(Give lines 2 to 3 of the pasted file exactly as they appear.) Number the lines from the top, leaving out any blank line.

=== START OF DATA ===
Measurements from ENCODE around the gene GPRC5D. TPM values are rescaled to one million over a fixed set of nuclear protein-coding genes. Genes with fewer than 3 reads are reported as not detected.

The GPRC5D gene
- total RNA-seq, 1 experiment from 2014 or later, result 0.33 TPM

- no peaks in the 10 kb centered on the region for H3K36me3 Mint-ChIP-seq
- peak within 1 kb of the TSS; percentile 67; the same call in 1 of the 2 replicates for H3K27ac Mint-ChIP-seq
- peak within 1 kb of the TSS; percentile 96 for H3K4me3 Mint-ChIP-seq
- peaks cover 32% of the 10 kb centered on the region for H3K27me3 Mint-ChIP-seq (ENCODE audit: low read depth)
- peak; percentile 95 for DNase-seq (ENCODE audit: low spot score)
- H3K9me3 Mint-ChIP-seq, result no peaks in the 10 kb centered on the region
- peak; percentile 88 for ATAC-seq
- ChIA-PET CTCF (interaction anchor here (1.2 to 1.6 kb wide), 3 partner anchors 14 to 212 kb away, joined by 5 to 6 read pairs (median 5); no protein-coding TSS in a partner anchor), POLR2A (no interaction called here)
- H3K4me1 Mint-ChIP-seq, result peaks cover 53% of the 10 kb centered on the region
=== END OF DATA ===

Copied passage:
The GPRC5D gene
- total RNA-seq, 1 experiment from 2014 or later, result 0.33 TPM